Humans of Saskatoon: Hilliard P. Kahpeaysewat
- Moe Morin | November 10, 2015
Moe Morin is a freelance writer and photographer and the co-founder of Humans of Saskatoon. She photographs and interviews people and run their stories on her highly popular Facebook page. This month she talked to Afghanistan war veteran Hilliard P. Kahpeaysewat about his experiences. Below are his unedited words.
My name is Cpl. Hilliard P. Kahpeaysewat, and I'm the first Afghanistan war veteran from Moosomin First Nation which is near North Battleford, SK., and served in the 1st Battalion, PPCLI . On September 1, 2009 I was shipped to Southern Afghanistan close to the Pakistani border in the Panjwai district but we moved around a lot. I left and came back to Canada on April 15, 2010.
The fifth day I arrived in Afghanistan, an RPG (rocket propelled grenade) was shot at me, and blew up right next to where I was standing. I remember that there were kids close by, and that this was a war zone but something they lived with everyday. It makes an individual really think, and to see that this is something that they live with everyday of their lives. The last person to conquer these people was Alexander the Great.
The Afghanistan people dream about being Canadians, and the Canadian soldiers worked hard to build a trust with them. We walked with young women and girls to school, to ensure they could attend school on a daily basis. The Taliban didn't allow women to attend school, so we walked with them.
Being a soldier has taught me to be more accepting of people, and I didn't experience any type of racism during my tour. Other non-Aboriginal soldiers often smudged with me. For us it was a safety thing. We smudged together so that we could be granted a safe patrol, and we did this to have a sense that the Creator was watching over us.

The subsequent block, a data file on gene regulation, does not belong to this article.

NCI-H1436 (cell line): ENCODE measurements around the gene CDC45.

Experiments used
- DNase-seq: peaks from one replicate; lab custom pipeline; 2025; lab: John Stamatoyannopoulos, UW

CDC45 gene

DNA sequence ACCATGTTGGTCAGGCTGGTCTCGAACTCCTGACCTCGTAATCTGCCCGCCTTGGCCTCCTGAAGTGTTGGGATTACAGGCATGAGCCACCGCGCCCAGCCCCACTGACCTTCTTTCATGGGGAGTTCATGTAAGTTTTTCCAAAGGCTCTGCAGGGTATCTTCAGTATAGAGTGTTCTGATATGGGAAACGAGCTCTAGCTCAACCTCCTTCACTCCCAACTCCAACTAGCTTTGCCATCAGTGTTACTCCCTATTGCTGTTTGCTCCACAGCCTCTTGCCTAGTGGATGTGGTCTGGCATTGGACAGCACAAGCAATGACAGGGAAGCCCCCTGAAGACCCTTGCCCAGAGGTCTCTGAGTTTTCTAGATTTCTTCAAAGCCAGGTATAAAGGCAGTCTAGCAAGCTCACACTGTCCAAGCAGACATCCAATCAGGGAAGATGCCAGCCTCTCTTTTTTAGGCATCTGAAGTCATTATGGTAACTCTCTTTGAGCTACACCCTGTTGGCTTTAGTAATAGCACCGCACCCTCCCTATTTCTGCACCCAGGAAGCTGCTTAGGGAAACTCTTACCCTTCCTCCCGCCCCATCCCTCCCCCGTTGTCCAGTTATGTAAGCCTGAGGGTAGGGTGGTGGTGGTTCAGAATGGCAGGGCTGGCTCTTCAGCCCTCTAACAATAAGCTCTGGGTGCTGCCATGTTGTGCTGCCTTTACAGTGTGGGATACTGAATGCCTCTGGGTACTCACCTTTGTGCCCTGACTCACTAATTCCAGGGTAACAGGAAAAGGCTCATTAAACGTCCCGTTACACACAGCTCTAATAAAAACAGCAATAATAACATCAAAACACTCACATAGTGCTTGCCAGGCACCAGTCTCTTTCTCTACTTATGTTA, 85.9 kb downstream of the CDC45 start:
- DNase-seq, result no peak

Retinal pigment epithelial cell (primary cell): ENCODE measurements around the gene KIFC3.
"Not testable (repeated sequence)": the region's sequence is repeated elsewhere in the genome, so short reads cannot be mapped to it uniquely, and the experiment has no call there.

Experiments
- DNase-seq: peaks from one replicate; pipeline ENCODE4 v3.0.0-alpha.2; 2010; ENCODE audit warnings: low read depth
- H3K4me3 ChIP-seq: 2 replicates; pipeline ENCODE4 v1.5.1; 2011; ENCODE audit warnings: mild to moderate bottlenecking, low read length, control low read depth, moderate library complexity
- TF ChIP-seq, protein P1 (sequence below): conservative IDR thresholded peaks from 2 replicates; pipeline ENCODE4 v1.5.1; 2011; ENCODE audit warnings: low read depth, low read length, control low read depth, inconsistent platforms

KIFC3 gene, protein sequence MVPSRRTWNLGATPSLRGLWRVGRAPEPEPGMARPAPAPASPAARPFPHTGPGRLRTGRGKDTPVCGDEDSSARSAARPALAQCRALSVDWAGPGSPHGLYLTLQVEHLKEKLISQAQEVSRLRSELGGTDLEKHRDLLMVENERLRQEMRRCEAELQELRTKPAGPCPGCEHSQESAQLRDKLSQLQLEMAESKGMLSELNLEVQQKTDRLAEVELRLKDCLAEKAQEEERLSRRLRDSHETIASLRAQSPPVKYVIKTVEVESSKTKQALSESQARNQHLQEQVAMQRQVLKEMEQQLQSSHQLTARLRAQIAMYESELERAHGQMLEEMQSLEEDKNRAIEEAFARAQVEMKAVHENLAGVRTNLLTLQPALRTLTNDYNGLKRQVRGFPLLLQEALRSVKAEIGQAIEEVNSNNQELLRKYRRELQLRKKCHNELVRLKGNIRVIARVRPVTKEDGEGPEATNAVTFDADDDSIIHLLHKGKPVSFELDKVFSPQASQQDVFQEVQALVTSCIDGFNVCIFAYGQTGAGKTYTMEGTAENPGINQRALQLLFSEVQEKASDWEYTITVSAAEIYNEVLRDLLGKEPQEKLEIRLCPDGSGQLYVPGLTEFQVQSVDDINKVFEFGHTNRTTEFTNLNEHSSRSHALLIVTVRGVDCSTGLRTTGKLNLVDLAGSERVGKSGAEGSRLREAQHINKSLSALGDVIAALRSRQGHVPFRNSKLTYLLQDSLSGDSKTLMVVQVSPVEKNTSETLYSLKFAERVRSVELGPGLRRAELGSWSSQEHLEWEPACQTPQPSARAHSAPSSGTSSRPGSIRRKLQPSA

Any tour of duty is a humbling experience, and it becomes a journey. Each of us has to go through a journey. When I joined the army, I was 35 years of age, and a very bad alcoholic. I had seen a lot of trauma, and experienced a lot of trauma at home too. I basically woke up one day and decided I needed to change my life. Enlisting changed my life. Enlisting saved my life and if you're an alcoholic, the Army will assist you in conquering your addiction.
I also seen poverty while I was in Afghanistan, real poverty. I've seen poverty here but nothing like I seen while in Afghanistan. There is no clean drinking water, no plumbing to speak of and there was lots of malaria. I experienced loneliness there but chose to stay.
One of the things I did on my return in 2010, I went south to California and trained Americans. I would like everyone to remember, especially the children that we veterans went and fought for our country. Your country. It is my hope that Canada remembers us, and appreciates the sacrifices we have made so that all can be free, and to live the way the Creator intended us all to live.
When I returned home, I didn't believe I was a veteran but the Elder's pulled me aside, and said that my role now; a role model. My journey isn't completed, and I'm also called Eshaw-key-hew; Yellow-Eagle. I went to Afghanistan to free other people but I also went to free myself.
Related story: Humans of Saskatoon: Ray Sanderson